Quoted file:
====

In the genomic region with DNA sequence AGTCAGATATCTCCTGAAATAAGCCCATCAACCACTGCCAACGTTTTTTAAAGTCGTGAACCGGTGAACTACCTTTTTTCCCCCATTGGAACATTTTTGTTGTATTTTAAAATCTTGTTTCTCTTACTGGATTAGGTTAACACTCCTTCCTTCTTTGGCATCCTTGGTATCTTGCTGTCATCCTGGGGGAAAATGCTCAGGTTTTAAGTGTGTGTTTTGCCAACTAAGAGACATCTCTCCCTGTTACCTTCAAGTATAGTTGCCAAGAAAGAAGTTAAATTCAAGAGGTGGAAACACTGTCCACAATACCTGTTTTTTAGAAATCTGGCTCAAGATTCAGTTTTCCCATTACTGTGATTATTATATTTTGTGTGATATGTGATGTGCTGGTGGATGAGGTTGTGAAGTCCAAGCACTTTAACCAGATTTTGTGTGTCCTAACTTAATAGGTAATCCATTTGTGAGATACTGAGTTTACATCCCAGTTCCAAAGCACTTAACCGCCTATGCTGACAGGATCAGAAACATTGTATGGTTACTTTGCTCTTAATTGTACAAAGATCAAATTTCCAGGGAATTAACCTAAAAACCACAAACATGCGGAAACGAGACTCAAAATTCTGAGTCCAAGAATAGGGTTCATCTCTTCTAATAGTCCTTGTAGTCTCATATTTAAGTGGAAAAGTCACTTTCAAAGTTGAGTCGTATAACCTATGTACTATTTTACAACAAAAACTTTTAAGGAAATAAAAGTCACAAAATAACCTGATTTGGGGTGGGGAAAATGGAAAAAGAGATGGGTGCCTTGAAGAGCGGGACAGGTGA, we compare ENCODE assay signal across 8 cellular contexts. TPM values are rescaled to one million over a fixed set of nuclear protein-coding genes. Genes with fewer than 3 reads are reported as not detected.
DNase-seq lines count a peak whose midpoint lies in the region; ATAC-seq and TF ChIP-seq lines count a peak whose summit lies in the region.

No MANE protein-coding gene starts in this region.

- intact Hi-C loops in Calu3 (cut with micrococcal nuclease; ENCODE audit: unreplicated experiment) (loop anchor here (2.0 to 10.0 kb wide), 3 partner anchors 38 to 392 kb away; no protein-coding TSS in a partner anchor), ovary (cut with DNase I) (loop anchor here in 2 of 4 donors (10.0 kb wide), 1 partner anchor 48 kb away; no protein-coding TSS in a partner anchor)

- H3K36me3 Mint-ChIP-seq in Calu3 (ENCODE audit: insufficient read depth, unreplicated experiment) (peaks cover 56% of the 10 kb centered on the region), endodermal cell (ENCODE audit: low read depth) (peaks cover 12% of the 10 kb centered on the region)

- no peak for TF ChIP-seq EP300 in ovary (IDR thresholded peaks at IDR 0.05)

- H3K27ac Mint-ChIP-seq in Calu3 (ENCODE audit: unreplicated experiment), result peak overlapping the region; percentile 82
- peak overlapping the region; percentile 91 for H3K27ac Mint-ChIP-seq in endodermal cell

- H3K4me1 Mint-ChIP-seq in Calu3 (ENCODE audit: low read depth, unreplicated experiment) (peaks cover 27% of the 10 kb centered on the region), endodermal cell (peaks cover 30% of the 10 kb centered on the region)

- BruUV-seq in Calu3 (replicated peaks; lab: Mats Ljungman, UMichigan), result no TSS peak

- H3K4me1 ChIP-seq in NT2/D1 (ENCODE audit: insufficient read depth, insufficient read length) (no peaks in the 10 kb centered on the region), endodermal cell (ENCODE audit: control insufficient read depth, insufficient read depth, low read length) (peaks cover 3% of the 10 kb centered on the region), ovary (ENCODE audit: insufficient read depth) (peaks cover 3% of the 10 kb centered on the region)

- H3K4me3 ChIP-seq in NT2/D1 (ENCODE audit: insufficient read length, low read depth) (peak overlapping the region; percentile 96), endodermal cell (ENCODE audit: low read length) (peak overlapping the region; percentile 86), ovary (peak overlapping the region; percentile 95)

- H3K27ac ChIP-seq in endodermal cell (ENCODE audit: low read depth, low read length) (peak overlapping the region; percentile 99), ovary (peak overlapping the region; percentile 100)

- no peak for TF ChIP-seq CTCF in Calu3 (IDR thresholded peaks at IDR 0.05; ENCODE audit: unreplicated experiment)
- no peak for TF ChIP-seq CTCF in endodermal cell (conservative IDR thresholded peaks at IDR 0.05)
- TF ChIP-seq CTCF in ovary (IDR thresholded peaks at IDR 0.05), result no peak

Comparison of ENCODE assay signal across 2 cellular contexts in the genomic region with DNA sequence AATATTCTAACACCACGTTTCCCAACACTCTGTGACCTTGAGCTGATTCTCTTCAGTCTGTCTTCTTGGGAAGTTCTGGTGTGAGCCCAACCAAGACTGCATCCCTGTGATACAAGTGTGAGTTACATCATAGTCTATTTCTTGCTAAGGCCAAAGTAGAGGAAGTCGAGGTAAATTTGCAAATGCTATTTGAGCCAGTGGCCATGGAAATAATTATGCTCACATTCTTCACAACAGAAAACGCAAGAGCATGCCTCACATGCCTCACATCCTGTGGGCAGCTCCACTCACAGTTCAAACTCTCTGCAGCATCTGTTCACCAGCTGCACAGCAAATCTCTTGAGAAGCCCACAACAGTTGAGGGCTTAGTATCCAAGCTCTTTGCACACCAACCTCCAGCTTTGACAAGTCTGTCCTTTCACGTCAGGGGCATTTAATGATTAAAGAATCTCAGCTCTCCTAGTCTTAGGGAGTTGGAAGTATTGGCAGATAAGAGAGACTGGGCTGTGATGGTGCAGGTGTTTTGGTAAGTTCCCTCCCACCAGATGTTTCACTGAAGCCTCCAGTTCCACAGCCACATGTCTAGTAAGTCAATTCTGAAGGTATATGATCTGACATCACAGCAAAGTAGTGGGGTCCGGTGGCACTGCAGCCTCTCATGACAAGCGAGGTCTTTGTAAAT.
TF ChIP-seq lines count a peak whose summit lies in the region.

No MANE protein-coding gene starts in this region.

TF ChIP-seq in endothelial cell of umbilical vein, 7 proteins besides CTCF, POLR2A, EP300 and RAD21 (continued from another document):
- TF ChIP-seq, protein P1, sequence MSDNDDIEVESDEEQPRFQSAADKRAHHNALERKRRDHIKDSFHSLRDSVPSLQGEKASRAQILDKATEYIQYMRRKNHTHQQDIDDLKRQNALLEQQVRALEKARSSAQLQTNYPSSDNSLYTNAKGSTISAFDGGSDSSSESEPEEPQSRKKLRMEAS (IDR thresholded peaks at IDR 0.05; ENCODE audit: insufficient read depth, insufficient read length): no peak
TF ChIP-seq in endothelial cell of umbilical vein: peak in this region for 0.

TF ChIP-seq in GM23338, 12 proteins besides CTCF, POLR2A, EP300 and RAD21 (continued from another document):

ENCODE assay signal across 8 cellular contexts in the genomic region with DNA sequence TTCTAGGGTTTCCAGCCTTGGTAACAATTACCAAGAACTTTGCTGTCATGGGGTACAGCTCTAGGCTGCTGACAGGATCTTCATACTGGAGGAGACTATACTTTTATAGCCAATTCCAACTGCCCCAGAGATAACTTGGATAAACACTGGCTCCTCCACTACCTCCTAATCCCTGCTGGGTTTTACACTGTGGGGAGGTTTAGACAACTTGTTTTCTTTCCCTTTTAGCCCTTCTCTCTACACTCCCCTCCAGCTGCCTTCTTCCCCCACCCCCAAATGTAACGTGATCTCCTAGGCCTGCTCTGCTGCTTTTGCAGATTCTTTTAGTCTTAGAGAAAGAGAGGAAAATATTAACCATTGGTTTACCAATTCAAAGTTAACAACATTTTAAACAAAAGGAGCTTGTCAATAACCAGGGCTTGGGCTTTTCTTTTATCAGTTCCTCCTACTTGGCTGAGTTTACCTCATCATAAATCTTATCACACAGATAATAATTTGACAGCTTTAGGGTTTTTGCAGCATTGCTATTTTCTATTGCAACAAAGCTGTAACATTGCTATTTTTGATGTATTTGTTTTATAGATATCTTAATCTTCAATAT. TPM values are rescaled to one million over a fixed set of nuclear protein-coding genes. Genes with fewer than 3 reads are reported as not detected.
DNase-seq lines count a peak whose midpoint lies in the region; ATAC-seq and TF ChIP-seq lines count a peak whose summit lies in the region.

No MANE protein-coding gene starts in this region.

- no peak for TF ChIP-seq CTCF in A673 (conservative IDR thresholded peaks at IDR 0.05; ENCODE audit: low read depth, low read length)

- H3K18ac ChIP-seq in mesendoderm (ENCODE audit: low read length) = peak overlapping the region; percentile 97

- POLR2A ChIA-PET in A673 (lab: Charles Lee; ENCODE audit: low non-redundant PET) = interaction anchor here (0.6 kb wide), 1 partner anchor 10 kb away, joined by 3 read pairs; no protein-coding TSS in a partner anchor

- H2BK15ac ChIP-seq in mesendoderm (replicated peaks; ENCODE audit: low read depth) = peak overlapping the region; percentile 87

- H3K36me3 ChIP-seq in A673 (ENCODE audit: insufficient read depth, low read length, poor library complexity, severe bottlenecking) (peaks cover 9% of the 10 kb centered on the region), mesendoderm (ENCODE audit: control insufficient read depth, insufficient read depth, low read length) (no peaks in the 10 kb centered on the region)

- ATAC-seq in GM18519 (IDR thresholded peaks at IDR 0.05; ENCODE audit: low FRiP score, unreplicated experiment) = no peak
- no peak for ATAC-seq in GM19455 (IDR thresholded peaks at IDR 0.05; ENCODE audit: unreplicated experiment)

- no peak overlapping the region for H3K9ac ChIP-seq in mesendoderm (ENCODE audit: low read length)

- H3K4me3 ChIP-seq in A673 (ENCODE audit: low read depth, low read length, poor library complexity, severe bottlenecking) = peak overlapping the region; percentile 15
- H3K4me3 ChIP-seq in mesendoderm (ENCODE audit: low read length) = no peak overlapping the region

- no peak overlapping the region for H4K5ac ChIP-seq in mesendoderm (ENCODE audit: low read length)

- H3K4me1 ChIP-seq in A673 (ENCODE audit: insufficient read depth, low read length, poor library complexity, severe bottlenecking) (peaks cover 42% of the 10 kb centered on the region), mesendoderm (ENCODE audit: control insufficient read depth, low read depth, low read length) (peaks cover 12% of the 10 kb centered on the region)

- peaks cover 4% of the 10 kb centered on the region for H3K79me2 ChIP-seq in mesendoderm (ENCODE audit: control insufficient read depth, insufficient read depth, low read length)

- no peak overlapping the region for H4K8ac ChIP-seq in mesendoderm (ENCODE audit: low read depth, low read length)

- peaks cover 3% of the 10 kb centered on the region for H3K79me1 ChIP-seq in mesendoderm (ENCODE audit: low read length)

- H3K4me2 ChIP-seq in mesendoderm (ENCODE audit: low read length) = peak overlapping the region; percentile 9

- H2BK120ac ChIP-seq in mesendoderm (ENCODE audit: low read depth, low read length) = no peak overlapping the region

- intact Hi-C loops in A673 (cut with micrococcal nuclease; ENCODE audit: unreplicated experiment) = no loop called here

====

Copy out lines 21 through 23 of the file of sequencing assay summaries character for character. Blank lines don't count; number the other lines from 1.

- TF ChIP-seq, protein P1, sequence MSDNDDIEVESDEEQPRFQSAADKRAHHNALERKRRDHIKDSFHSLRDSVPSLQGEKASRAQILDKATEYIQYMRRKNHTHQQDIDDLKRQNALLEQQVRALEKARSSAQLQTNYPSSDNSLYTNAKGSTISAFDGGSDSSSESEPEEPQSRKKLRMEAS (IDR thresholded peaks at IDR 0.05; ENCODE audit: insufficient read depth, insufficient read length): no peak
TF ChIP-seq in endothelial cell of umbilical vein: peak in this region for 0.

TF ChIP-seq in GM23338, 12 proteins besides CTCF, POLR2A, EP300 and RAD21 (continued from another document):